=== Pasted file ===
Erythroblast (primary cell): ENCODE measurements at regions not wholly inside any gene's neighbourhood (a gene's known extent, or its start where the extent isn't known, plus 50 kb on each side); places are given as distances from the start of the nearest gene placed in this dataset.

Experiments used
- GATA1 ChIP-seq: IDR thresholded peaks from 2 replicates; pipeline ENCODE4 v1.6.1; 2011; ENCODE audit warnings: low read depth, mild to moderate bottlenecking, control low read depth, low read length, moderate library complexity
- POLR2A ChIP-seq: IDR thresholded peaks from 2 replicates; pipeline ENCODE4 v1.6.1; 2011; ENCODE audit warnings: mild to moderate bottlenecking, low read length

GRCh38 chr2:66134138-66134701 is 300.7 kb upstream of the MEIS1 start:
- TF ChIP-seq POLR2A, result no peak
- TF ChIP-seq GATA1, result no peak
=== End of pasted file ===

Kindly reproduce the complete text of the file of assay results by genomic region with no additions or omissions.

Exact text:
Erythroblast (primary cell): ENCODE measurements at regions not wholly inside any gene's neighbourhood (a gene's known extent, or its start where the extent isn't known, plus 50 kb on each side); places are given as distances from the start of the nearest gene placed in this dataset.

Experiments used
- GATA1 ChIP-seq: IDR thresholded peaks from 2 replicates; pipeline ENCODE4 v1.6.1; 2011; ENCODE audit warnings: low read depth, mild to moderate bottlenecking, control low read depth, low read length, moderate library complexity
- POLR2A ChIP-seq: IDR thresholded peaks from 2 replicates; pipeline ENCODE4 v1.6.1; 2011; ENCODE audit warnings: mild to moderate bottlenecking, low read length

GRCh38 chr2:66134138-66134701 is 300.7 kb upstream of the MEIS1 start:
- TF ChIP-seq POLR2A, result no peak
- TF ChIP-seq GATA1, result no peak